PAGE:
The Alamo is at the center of the Texas creation story, purportedly a symbol of courage in the willingness to fight to the end for a noble cause, to secure freedom from Mexican tyranny.


Left unsaid, though according to many historians, is that the real goal of Texas independence was to protect a slave system that was under threat of abolition by the Mexican authorities. They had abolished slavery in the rest of the republic in 1829 under President Vicente Guerrero, only reluctantly agreeing to an exemption for Texas that Stephen Austin had traveled to Mexico City to secure. If the Alamo is a shrine to freedom, it was freedom for the Texas slave owners to continue and expand their system.


Along comes Forget the Alamo by three Texas writers: Bryan Burrough, Chris Tomlinson, and Jason Stanford. They seek to set the record straight by lampooning the Texas foundation myth—hence the book title that mocks one of the central patriotic slogans in not only Texas but also American history. They show the importance of slavery and that Mexico was opposed to it. Santa Anna spared the lives of the three slaves at the Alamo. They deflate the images of Bowie and Travis, who were slave owners, and Crockett who surrendered rather than going down fighting. Most importantly, they show how the myth was embellished over the years until Hollywood got into the act with Walt Disney’s Davy Crockett television series in the 1950s and a movie starring John Wayne as Crockett in 1960.


They make the connection between a generation of faux coonskin cap-wearing boys, raised on the Alamo myth via Disney’s Crockett, who would later become American troops in Vietnam, thinking, at least initially, that they were somehow remembering the Alamo in fighting against a communist-led foe.


In some respects, their study of what Hollywood did with the Alamo story is reminiscent of the work of sociologist Jerry Lembcke who has written about the distorted ways in which Hollywood films portrayed the Vietnam War.  In both cases—the Alamo and Vietnam—Hollywood on balance embellished a patriotic myth which motivated America troops for future wars.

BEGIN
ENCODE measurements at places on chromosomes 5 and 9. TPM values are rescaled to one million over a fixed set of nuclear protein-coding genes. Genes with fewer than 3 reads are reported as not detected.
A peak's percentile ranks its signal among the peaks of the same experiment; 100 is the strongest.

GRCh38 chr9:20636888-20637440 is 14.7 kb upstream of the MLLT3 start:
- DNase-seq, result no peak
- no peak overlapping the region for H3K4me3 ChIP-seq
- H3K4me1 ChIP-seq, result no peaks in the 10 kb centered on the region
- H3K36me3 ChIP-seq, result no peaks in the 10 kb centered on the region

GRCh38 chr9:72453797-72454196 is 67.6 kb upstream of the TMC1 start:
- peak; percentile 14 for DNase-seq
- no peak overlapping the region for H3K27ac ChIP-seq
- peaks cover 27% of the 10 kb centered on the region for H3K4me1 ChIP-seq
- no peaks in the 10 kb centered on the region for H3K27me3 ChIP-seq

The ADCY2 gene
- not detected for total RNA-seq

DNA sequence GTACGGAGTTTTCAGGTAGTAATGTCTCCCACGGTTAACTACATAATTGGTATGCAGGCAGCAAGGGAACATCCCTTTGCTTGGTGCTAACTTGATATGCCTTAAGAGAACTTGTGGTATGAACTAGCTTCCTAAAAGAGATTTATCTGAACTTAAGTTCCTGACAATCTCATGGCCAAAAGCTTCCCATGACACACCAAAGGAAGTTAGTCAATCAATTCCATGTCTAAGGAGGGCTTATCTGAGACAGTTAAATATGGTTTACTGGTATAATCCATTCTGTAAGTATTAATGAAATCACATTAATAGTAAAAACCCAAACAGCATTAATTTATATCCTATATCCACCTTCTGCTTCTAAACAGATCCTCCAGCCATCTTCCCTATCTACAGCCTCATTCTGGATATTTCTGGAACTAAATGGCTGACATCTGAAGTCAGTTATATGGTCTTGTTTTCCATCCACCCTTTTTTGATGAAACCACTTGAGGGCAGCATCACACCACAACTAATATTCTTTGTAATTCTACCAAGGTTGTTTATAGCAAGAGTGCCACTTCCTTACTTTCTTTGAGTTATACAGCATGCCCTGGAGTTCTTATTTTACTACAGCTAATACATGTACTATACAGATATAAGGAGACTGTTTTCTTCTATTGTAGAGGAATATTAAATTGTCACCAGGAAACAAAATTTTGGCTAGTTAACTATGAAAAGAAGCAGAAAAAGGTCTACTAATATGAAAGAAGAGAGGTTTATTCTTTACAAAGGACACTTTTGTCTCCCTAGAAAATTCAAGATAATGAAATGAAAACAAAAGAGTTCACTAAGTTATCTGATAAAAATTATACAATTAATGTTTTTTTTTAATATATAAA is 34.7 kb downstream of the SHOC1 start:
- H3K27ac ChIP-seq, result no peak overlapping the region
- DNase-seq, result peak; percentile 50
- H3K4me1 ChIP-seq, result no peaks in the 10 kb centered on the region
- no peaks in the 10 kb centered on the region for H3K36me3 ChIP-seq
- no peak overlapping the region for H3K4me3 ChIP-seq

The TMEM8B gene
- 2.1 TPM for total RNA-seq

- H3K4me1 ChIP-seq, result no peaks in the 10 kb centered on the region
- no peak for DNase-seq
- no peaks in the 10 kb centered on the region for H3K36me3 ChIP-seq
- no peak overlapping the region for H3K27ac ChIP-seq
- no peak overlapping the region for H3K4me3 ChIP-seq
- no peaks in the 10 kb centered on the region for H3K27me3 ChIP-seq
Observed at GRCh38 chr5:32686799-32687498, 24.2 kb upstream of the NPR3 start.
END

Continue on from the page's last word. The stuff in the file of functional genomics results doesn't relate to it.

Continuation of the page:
Like with Lembcke’s work, the authors distinguish between the war and the memory of the war, a point also made by Viet Thanh Nguyen when he states that every war is fought twice, first on the battlefield and then in memory.


In the case of Texas, there is an ongoing memory struggle between those on the right who wish to keep the Anglo hero narrative myth intact and revisionist reinterpretations. Cross-cutting that is a division between how Anglos and Mexicans who live in Texas view the event.


The authors show how the prevailing Anglo heroic narrative has been used to oppress Mexican-American school children, who were taught to see themselves as the enemies of the freedom-fighting Texans. Their “revisionist” solution is problematic, though. They point out that there were Mexican residents of Texas, called Tejanos, who sought independence alongside the Anglos and that nine of them died at the Alamo. Ergo, Mexican schoolchildren now have their own Texas independence heroes. The problem with that liberal formulation though is that, while it is true that some Mexicans did side with the Anglos, it was a very small proportion of them.